Is the German reputation for reserving and hogging sun lounges while holidaying abroad warranted? I lack conclusive firsthand evidence, but everyone says they really do do it - spread their Teutonic towels over every sun lounge within a 1 kilometre radius of the pool, ignoring all strongly worded signs (ACHTUNG!!) advising against this for the sake of resort harmony and international diplomacy - before waddling off to fuel up for a long day of perfectly positioned sun bathing by way of a leisurely buffet breaskfast. Well, whatever. I think, as long as you avoid refernces to hostile territorial takeovers and the like, that it's an excellent national stereotype. Charming, even. Especially for the Germans, who, let's face it; have long been saddled with what I will disceetly label a 'problematic, less than flattering' image.
An exchange, last year.
Sweet-faced German boy, cheerfully exasperated at my line of questioning:
"Oh you Australians, all are wanting to know about zee autobarns! It is zee most famous thing about us!">Protracted, increasingly pointed pause, during which I shuffle my feet, bite my tongue, stifle my smirk and bide my time.
Sweet-faced German boy, sensing which way the wind was blowing:
"Well, maybe zee second most famous thing?">Small smile of resignation from him, rich chortle from me.
I have an intense interest in this business of national identities, so much so that I spent last year in Canberra, at ANU, attempting to do an honours degree on the subject. Well, that was the plan. I did half of the degree before unraveling and spending the next six months when I should have been ironing out and, uh, writing my thesis focused exclusively and obsessively on rugby league. If I'd had a firmer hold on myself and the situation at the time I probably could have parlayed my propensity for league into my thesis. It actually wasn't too far removed from the area I was working in, which was looking at the notion of mateship in representations of Australia's national identity. I could have got gangbangs and team bonding and such forth in there no worries; had I been in full possession of my faculties. As it turned out, I wasn't, so I didn't.
Also, for reasons I could not begin to understand or appreciate, my supervisor was adamant that I change direction entirely and look at John Howard's divisive immigration policies (bitch PLEASE) or something relating to the rise of Bed and Breakfasts as vehicles for urban imagining and new, rural masculinities. To this day I don't know why I didn't think of that myself.
She sketched out a big sprawling plan for me featuring the words 'men in aprons baking scones'. Nonsensical. When I left her office I dropped it straight into a bin outside the building and hoped she would see it. I think that's what they call passive aggression, right? In any case, after that I couldn't summon the enthusiasm to return or the energy to drop out so I did neither and after a few months her 'is everything alright/I demand an explaination' emails dropped off.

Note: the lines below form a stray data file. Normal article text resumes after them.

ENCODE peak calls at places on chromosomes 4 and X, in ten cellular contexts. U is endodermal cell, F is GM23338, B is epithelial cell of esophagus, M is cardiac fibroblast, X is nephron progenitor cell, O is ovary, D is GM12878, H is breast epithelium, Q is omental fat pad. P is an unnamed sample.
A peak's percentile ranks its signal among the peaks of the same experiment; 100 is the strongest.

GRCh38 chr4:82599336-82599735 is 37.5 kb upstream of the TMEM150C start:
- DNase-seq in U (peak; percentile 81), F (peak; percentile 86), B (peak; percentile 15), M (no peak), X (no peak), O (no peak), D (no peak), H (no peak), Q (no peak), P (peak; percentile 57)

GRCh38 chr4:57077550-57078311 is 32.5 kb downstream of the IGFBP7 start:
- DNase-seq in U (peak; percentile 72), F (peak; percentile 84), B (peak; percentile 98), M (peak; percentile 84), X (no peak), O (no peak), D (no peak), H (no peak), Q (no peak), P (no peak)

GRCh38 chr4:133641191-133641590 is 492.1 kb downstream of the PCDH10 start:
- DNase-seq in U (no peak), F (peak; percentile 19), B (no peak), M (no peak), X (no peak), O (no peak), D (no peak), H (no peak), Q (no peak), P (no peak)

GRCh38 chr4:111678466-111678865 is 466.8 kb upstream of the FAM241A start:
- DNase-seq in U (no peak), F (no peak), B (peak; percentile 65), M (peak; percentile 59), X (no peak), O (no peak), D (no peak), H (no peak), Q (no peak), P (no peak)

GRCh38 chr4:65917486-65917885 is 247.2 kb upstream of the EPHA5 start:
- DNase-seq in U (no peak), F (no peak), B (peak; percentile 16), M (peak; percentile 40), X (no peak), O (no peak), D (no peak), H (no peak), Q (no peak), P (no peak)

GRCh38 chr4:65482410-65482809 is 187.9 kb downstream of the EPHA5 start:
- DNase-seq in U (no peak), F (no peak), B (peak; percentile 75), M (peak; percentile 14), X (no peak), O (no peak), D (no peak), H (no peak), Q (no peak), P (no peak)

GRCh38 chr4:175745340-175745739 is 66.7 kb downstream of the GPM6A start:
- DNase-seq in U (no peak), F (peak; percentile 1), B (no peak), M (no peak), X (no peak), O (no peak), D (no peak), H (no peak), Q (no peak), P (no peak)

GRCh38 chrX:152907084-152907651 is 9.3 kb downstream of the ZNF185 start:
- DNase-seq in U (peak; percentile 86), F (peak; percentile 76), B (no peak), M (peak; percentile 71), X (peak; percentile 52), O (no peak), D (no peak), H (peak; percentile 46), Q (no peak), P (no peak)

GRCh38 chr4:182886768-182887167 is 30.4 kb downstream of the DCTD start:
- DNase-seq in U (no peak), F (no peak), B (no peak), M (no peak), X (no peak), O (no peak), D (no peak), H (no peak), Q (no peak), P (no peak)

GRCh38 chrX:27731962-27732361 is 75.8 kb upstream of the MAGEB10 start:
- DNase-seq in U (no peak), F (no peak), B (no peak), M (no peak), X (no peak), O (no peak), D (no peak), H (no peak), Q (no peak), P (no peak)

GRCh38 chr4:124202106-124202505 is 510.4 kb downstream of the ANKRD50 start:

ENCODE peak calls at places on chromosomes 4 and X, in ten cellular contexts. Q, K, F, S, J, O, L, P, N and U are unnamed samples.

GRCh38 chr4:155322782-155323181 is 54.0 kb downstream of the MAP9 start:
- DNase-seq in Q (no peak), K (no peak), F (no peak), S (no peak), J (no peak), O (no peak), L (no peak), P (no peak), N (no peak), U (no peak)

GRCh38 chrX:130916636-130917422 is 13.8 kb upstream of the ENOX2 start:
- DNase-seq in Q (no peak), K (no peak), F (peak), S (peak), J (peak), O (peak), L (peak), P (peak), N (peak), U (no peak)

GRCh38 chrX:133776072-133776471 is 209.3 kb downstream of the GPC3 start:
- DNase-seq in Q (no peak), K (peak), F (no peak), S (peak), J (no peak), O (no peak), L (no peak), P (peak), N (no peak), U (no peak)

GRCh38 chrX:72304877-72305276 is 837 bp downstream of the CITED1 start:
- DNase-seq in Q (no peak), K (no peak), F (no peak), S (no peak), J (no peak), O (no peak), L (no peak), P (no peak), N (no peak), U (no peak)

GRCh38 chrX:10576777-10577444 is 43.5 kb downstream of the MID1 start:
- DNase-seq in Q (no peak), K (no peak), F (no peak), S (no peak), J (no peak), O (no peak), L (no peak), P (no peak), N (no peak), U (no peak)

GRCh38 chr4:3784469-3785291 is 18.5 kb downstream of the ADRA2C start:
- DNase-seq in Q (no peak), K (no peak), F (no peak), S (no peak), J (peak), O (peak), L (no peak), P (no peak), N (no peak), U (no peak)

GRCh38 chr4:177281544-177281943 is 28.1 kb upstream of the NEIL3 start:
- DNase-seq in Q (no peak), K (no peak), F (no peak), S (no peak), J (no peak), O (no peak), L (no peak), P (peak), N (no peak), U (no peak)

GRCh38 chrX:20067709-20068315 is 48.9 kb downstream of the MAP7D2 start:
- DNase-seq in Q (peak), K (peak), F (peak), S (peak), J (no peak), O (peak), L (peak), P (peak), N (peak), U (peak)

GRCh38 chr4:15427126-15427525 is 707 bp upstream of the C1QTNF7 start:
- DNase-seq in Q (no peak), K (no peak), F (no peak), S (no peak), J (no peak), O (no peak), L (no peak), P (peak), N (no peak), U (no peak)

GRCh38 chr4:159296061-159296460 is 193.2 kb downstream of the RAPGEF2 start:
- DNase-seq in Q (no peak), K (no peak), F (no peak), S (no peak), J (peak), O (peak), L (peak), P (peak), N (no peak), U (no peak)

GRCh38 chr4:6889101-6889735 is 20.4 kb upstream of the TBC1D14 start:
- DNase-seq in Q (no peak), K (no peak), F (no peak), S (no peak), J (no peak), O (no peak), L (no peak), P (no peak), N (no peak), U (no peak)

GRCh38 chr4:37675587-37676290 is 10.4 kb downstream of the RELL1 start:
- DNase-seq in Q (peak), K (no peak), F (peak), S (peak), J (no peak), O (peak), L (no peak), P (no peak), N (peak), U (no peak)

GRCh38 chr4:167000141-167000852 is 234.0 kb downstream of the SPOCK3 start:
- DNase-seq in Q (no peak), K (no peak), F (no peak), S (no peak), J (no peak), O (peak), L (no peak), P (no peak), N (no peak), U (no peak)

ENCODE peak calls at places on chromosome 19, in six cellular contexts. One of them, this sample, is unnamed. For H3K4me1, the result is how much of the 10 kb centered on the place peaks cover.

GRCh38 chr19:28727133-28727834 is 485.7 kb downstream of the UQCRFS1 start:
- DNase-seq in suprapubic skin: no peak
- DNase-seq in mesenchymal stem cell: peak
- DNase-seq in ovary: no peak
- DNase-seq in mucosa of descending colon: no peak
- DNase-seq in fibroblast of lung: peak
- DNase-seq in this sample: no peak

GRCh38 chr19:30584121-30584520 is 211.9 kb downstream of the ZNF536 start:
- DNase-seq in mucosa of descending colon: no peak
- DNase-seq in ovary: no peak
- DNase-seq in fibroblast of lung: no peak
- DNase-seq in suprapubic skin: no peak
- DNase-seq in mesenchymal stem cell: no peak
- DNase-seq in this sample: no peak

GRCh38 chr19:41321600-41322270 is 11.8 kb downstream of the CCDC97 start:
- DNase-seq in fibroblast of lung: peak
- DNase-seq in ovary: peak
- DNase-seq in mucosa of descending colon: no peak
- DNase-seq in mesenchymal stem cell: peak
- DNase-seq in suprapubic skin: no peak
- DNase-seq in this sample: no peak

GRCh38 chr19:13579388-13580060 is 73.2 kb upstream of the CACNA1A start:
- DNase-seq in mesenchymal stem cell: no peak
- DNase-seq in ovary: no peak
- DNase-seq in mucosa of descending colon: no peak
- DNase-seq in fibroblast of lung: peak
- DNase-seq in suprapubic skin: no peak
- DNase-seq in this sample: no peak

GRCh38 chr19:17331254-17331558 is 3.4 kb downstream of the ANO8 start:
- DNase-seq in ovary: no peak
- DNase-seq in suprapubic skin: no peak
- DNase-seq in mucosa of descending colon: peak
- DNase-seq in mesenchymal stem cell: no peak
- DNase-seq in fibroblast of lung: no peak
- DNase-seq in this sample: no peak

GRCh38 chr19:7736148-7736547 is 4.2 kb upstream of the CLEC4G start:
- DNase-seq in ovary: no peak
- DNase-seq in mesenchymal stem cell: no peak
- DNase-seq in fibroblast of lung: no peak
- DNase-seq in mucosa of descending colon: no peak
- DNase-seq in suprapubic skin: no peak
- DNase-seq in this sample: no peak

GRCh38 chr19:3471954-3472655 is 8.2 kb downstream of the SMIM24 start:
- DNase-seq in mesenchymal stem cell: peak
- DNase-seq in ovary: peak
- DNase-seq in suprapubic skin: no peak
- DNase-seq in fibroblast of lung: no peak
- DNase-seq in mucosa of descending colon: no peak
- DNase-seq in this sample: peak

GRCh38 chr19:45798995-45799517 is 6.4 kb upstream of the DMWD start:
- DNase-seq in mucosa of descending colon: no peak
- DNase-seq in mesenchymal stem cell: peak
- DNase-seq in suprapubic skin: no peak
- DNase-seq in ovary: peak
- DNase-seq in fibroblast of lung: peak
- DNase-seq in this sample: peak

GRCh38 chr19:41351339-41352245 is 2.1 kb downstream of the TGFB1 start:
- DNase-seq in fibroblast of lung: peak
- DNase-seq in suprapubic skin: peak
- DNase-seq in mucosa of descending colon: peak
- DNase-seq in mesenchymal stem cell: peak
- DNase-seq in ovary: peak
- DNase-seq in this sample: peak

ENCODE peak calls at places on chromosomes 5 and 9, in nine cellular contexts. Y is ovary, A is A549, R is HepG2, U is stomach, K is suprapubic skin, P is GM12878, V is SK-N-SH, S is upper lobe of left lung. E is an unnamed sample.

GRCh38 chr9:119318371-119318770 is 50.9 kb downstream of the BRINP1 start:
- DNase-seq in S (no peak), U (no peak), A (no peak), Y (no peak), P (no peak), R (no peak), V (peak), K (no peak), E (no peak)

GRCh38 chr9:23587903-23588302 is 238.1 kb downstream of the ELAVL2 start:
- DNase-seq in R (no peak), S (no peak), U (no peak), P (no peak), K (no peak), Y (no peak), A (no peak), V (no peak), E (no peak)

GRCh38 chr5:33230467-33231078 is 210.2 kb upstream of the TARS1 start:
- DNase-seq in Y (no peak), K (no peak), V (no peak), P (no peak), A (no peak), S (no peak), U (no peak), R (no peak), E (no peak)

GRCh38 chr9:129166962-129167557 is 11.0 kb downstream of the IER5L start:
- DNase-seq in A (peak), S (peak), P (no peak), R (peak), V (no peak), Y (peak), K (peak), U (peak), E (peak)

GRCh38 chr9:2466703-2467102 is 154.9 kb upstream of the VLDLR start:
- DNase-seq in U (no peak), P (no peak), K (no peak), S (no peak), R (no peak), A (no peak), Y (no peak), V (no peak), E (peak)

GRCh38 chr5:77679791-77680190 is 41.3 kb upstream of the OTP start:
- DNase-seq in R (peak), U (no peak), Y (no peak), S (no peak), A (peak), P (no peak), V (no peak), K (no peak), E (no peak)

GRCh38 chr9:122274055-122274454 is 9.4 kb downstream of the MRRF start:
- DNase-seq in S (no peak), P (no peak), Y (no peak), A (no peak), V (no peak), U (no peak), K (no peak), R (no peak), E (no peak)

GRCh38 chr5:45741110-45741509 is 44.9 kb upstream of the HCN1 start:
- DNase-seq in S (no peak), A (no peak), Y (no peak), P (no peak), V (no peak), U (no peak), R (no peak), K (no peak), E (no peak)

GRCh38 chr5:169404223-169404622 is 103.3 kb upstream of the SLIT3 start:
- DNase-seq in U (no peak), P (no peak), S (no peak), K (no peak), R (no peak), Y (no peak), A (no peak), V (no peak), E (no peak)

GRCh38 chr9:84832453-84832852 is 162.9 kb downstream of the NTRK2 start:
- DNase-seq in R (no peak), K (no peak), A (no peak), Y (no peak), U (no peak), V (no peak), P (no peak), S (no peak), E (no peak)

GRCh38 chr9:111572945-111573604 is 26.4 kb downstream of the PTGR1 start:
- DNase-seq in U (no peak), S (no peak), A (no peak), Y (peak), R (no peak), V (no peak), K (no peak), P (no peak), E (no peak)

It was around this time that a fragment of a Kanye West song began insinuating itself among the dead leaves blowing in my brain with soothing regularity, making me nod in acquiesce and approval:
"Now even though I went to college and dropped out of school quick I always had a PhD; a Pretty huge Dick."
Ditto Canberra (because obviously I am too preoccupied with the disturbing thoughts that this brief consideration of Canberra has called up to give Germany any further consideration). If I was completely self absorbed I'd say that Canberra was intentionally - intentionally - conceived and designed to flood my life with unhappiness.
So, umm *clears throat self-importantly*; I think Canberra was intentionally conceived and designed to flood my life with unhappiness.
Seven or eight months out from leaving and I still can't make sense of the place beyond possessing a basic understanding of it as a city almost entirely devoid of life and soul and spirit, and almost entirely made up of pale, depleted public servant drones. Canberra made me understand exactly how boarding school and New York and I guess adolescence in general felt for Holden Caulfield in A Catcher In The Rye. Complete alienation and quiet incredulity and a creeping, cold fingered dread, basically. Red hunting hat optional.
The streets were always empty. I'm not sure what they are but this has profoundly unhealthy implications. My mind was malfunctioning at the time so I took it to be a sure sign of the coming apocolypse and all I hoped was that it would be fiery.
I still do, actually.